03/20/12 5:38 PM ET
Stanton, Morrison, Dobbs OK for light running
By Joe Frisaro / MLB.com
Giancarlo Stanton (left knee), Logan Morrison (right knee) and Greg Dobbs (left hamstring) were examined by team physicians on Tuesday.
"The doctor said to go ahead and start baseball activities," manager Ozzie Guillen said. "We're going to start them [designated hitting] in a few days. We'll sit down with the coaches and see how we're going to make it work. Obviously, it's going to be Minor League at-bats. For now, they will be the DH."
All three have been given the green light to start light running. Stanton is regarded as a little more behind the other two.
The Marlins are off on Wednesday, and the players will get another day to rest before beginning activities on Thursday.
"Stanton is going to be a little bit slower, but everyone is going to do baseball activities," Guillen said. "They'll run a little bit."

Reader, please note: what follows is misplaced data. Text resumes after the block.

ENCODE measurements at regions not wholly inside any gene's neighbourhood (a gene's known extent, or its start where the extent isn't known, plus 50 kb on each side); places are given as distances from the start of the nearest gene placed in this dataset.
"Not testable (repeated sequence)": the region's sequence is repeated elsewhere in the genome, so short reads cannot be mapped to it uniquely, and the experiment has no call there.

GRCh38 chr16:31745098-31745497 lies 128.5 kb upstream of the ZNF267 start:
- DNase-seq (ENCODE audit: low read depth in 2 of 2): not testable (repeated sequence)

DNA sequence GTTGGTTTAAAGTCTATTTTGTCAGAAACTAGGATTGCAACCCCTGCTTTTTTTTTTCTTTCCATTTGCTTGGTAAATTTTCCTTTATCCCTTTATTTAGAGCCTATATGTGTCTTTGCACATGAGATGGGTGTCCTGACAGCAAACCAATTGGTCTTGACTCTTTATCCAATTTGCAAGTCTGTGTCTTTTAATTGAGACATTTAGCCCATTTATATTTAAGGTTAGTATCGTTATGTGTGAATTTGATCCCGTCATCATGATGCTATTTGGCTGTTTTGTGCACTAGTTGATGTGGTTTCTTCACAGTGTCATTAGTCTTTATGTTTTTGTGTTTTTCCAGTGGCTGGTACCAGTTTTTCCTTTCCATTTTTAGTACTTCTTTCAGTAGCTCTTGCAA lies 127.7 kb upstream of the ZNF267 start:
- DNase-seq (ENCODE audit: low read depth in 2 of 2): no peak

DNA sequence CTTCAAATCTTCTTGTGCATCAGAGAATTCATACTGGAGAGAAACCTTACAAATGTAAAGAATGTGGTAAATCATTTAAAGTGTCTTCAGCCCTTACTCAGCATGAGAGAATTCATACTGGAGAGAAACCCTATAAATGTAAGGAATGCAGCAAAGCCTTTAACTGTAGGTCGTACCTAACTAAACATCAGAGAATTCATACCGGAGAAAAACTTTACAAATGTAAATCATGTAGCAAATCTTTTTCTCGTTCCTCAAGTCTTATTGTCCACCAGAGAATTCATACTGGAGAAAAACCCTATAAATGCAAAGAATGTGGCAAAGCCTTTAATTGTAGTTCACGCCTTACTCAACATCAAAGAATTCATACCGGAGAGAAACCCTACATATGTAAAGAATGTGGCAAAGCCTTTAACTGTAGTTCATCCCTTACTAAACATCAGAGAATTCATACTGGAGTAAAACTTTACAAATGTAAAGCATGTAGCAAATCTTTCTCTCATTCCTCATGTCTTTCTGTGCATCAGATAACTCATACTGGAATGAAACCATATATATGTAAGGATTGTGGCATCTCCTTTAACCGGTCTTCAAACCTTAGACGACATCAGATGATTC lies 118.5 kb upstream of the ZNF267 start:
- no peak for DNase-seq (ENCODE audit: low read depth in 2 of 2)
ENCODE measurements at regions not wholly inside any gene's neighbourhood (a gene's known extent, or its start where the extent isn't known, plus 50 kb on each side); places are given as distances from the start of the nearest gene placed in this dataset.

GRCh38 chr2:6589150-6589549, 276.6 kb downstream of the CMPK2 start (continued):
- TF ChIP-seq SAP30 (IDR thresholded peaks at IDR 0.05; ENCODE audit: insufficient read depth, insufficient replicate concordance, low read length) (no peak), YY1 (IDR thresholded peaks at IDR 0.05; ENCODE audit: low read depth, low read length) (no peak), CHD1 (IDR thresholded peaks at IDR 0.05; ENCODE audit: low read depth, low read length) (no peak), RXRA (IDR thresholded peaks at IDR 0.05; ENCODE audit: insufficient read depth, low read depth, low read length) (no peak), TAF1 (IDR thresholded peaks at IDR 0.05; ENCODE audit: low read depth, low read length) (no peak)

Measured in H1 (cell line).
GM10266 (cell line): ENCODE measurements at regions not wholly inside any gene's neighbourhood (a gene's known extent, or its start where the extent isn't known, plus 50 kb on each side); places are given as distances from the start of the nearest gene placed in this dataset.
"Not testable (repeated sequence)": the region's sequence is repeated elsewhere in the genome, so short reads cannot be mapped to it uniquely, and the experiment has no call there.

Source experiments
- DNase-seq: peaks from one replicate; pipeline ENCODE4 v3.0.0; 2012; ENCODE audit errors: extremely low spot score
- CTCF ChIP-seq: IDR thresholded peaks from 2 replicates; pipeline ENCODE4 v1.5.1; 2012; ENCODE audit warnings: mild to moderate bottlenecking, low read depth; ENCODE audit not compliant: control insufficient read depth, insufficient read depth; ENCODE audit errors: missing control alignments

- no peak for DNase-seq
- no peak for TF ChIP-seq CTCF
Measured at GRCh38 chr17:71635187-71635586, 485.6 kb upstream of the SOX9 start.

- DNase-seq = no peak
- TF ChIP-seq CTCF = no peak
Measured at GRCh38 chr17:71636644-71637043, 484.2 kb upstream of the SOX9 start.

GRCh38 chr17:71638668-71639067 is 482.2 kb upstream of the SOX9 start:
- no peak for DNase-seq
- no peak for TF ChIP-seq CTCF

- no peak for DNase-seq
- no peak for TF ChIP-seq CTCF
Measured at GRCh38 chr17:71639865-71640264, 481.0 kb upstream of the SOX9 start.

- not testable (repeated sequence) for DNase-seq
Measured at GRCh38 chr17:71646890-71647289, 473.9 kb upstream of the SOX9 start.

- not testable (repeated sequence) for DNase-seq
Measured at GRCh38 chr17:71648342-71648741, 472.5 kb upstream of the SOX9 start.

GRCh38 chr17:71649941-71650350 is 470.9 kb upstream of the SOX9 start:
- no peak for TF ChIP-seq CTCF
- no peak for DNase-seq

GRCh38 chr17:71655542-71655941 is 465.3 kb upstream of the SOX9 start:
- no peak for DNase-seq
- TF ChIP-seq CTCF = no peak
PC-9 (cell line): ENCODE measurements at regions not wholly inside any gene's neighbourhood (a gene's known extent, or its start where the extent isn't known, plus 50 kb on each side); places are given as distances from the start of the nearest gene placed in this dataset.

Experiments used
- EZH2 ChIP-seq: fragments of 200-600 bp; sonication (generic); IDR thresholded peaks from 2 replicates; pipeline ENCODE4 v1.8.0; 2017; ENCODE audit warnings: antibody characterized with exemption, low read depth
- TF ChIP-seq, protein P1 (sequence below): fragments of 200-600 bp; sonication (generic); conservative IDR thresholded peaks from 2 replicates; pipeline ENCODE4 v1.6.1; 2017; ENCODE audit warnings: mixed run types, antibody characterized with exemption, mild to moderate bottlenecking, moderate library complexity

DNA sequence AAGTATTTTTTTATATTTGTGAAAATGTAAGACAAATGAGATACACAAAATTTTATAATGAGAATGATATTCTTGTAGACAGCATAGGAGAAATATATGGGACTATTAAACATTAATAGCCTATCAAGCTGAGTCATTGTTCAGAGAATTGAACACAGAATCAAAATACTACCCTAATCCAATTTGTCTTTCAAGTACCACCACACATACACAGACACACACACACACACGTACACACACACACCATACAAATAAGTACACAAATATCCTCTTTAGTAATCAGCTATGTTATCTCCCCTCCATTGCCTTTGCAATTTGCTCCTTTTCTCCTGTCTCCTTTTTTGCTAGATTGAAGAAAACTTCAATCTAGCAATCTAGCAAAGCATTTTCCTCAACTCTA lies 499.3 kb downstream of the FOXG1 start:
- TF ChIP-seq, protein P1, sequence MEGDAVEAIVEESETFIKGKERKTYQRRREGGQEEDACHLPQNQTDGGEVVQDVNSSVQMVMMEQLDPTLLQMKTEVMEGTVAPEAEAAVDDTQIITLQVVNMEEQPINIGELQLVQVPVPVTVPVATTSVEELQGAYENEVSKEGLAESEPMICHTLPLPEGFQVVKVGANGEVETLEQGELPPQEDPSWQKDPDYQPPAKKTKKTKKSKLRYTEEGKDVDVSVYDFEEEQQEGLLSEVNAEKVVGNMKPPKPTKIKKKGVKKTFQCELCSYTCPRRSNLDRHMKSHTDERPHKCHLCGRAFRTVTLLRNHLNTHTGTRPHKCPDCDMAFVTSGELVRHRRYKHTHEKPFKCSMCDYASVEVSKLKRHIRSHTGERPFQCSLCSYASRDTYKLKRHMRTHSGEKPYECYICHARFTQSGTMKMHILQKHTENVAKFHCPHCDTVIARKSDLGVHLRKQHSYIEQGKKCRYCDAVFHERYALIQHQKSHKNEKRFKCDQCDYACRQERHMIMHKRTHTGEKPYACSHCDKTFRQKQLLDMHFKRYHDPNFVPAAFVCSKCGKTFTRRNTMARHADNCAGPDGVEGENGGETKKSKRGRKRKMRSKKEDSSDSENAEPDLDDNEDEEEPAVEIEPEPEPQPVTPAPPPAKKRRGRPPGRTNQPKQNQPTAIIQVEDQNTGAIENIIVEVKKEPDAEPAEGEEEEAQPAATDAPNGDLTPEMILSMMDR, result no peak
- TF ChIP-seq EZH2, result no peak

Bullpen battles heating up as camp nears end
JUPITER, Fla. -- With the days of Spring Training winding down, the competition for bullpen spots is heating up at Marlins camp.
It's a good problem for the club, and an unenviable situation for the players on the bubble.
The Marlins are planning on carrying 12 pitchers, with five starters. So seven bullpen spots are up for grabs.
Heath Bell is set at closer, and the team expects to be without Juan Carlos Oviedo for the foreseeable future.
Formerly Leo Nunez, Oviedo is on MLB's restricted list, and he is in the Dominican Republic.
Even when cleared to return, Oviedo likely faces disciplinary action from Major League Baseball.
Edward Mujica, Ryan Webb, Steve Cishek and Jose Ceda are strong candidates for right-handed setup roles. Mike Dunn and Randy Choate are lefty late-inning options.